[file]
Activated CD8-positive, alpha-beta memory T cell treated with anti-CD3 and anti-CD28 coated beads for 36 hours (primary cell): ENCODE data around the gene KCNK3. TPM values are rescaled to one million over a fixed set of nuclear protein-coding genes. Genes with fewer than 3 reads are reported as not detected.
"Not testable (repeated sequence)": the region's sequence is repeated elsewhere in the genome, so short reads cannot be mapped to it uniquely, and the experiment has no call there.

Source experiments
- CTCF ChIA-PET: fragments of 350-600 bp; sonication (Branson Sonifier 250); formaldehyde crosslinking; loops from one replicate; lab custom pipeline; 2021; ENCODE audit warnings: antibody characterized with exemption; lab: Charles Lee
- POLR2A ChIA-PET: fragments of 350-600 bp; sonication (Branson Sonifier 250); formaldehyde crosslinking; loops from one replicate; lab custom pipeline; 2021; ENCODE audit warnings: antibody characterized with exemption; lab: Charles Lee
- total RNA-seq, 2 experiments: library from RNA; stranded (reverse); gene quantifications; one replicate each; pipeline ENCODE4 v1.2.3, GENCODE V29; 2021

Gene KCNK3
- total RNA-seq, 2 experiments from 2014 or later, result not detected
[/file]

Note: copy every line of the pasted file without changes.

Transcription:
Activated CD8-positive, alpha-beta memory T cell treated with anti-CD3 and anti-CD28 coated beads for 36 hours (primary cell): ENCODE data around the gene KCNK3. TPM values are rescaled to one million over a fixed set of nuclear protein-coding genes. Genes with fewer than 3 reads are reported as not detected.
"Not testable (repeated sequence)": the region's sequence is repeated elsewhere in the genome, so short reads cannot be mapped to it uniquely, and the experiment has no call there.

Source experiments
- CTCF ChIA-PET: fragments of 350-600 bp; sonication (Branson Sonifier 250); formaldehyde crosslinking; loops from one replicate; lab custom pipeline; 2021; ENCODE audit warnings: antibody characterized with exemption; lab: Charles Lee
- POLR2A ChIA-PET: fragments of 350-600 bp; sonication (Branson Sonifier 250); formaldehyde crosslinking; loops from one replicate; lab custom pipeline; 2021; ENCODE audit warnings: antibody characterized with exemption; lab: Charles Lee
- total RNA-seq, 2 experiments: library from RNA; stranded (reverse); gene quantifications; one replicate each; pipeline ENCODE4 v1.2.3, GENCODE V29; 2021

Gene KCNK3
- total RNA-seq, 2 experiments from 2014 or later, result not detected